GNOME is not a window manager.
GNOME is an application framework that consists of libraries to assist in application development and a set of applications that use those libraries.
It seeks to provide:
This is crucial piece of the infrastructure, with which they intend to implement a component architecture to build "compound documents" not entirely unlike OpenDoc; without this, GNOME is merely a "pretty face," consuming memory and disk space for relatively little value.
This description strongly parallels that of CDE...
Let's Make Unix Not Suck - by Miguel de Icarza
The thesis is that Unix "sucks" from four perspectives, and that GNOME is trying to address these issues.
There is little innovation
In those few cases where major Unix subsystems have been redesigned, the results have commonly been proprietary. Witness Display Postscript (DPS) .
There is little code reuse
Code largely isn't shared; the only "universal" component is GLIBC , and maybe Motif . GNOME provides a bunch of libraries to do things like parsing XML , displaying GUI stuff, managing various data structures, and such.
Which is fine if you're designing X as a display substrate, but which is not fine if you're building applications or GUIs to run atop X.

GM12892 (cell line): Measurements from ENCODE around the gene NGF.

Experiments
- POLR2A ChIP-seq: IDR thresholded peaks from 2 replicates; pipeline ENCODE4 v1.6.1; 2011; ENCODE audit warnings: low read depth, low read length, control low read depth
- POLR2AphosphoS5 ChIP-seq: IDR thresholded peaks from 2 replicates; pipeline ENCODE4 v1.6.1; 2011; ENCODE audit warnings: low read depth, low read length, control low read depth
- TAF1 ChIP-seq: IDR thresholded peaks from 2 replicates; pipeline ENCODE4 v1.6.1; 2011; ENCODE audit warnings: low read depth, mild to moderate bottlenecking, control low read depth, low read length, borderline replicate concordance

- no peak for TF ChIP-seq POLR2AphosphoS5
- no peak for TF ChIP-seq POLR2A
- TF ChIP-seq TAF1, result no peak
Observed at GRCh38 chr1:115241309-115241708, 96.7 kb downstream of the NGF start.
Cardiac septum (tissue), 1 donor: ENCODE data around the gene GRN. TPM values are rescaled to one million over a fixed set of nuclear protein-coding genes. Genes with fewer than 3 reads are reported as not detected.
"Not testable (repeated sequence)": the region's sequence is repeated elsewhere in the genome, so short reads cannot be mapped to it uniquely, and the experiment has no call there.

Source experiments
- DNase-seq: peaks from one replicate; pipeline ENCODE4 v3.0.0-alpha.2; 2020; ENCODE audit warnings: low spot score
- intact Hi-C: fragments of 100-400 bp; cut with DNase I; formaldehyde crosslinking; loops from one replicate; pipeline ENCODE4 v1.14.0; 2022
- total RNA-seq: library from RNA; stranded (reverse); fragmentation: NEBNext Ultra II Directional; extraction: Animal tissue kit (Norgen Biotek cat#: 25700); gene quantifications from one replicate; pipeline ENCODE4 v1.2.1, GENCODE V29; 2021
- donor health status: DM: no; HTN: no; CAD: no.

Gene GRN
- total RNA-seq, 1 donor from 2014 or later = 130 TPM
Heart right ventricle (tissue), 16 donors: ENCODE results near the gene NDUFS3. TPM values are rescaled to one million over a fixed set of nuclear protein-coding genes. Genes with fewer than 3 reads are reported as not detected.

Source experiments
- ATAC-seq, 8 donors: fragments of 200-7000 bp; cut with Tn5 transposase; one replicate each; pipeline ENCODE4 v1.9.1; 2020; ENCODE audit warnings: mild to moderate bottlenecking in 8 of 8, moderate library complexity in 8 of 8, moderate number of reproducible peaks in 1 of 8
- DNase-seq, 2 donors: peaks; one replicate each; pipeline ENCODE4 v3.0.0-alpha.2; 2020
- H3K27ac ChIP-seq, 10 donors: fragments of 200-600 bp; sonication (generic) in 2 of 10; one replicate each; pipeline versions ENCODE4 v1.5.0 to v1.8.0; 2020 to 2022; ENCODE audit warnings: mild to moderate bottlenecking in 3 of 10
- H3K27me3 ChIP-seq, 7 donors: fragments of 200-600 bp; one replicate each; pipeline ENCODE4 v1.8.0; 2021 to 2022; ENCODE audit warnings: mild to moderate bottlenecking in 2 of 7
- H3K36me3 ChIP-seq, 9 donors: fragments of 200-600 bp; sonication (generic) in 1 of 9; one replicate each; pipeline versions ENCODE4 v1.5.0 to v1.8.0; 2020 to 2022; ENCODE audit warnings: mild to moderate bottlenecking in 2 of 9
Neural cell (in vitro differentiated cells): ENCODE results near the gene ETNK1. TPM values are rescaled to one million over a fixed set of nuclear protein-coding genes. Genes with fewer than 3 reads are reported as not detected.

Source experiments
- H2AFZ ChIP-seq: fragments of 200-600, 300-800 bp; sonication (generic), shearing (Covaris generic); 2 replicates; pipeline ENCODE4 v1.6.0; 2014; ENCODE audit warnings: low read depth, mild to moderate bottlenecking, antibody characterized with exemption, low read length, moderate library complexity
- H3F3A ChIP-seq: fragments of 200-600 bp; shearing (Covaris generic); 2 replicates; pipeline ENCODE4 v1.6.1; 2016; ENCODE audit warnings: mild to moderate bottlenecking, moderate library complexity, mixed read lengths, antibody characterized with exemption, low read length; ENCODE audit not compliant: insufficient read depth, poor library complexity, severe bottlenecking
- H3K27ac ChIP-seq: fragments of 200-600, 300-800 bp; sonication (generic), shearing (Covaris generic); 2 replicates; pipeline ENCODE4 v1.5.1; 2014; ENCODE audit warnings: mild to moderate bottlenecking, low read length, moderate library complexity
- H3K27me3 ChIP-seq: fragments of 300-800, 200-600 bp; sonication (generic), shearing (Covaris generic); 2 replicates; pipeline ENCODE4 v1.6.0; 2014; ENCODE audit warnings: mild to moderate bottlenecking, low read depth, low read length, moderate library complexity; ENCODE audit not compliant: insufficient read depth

Unix filters are useful for customization, but are not used much in applications.
Some of the most major "popular" apps that run on Linux, namely SAMBA, Apache, Sendmail, inn, sshd, ftpd, distinctly do not use filters.
The use of a common GUI toolkit can provide more consistent "look and feel" for applications, as well as saving memory and disk space as the library can be shared between various Gtk applications.
It is, to an extent, a response to the KDE Project, which is another "desktop environment" with similar components and purposes.
gTask is an implementation of the progress bar simplification system that was proposed in an osnews article by Athanassios Floros. The intent of the project is to create an easy to use framework for application developers to communication the progress to certain long running events. Right now the system is capable of automatically displaying a per program window that tracks the status of the tasks the program is performing. Eventually task information will also be reported to a central daemon that would allow for tasks to be summarized and for users to search for older tasks (ie. find the file I downloaded 3 days ago).
Metaproject to coordinate development of productivity apps for GNOME. This includes:
Genius (sci calc)
Gnome Help Browser
A bunch of ex-Apple guys that are now working on applications for the GNOME Project.
Overflow is a GNOME application for "data flow-oriented" development. You connect nodes together visually to construct programs.
This tends to be useful for things like: